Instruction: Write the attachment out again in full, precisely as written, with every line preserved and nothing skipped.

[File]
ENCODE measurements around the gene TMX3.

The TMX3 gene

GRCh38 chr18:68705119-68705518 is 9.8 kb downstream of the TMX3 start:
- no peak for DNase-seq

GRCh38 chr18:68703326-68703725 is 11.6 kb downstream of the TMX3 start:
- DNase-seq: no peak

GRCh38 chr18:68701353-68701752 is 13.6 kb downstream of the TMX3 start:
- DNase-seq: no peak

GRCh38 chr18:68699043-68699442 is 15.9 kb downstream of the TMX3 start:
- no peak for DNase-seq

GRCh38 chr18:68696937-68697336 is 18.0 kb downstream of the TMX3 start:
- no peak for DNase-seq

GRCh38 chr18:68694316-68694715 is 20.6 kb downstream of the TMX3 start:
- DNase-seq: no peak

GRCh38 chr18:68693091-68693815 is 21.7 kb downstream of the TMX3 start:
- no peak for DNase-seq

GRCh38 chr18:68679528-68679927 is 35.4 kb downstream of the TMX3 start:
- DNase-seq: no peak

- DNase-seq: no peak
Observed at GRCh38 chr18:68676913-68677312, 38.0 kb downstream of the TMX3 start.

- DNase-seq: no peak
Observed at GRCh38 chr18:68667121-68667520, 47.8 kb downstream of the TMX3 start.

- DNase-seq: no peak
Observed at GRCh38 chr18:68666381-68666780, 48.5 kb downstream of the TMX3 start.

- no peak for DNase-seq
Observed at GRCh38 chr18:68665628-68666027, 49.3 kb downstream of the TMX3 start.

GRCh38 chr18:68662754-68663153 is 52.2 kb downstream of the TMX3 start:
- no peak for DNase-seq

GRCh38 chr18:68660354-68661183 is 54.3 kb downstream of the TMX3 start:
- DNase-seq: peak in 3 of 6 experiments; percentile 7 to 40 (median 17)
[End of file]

ENCODE measurements around the gene TMX3.

The TMX3 gene

GRCh38 chr18:68705119-68705518 is 9.8 kb downstream of the TMX3 start:
- no peak for DNase-seq

GRCh38 chr18:68703326-68703725 is 11.6 kb downstream of the TMX3 start:
- DNase-seq: no peak

GRCh38 chr18:68701353-68701752 is 13.6 kb downstream of the TMX3 start:
- DNase-seq: no peak

GRCh38 chr18:68699043-68699442 is 15.9 kb downstream of the TMX3 start:
- no peak for DNase-seq

GRCh38 chr18:68696937-68697336 is 18.0 kb downstream of the TMX3 start:
- no peak for DNase-seq

GRCh38 chr18:68694316-68694715 is 20.6 kb downstream of the TMX3 start:
- DNase-seq: no peak

GRCh38 chr18:68693091-68693815 is 21.7 kb downstream of the TMX3 start:
- no peak for DNase-seq

GRCh38 chr18:68679528-68679927 is 35.4 kb downstream of the TMX3 start:
- DNase-seq: no peak

- DNase-seq: no peak
Observed at GRCh38 chr18:68676913-68677312, 38.0 kb downstream of the TMX3 start.

- DNase-seq: no peak
Observed at GRCh38 chr18:68667121-68667520, 47.8 kb downstream of the TMX3 start.

- DNase-seq: no peak
Observed at GRCh38 chr18:68666381-68666780, 48.5 kb downstream of the TMX3 start.

- no peak for DNase-seq
Observed at GRCh38 chr18:68665628-68666027, 49.3 kb downstream of the TMX3 start.

GRCh38 chr18:68662754-68663153 is 52.2 kb downstream of the TMX3 start:
- no peak for DNase-seq

GRCh38 chr18:68660354-68661183 is 54.3 kb downstream of the TMX3 start:
- DNase-seq: peak in 3 of 6 experiments; percentile 7 to 40 (median 17)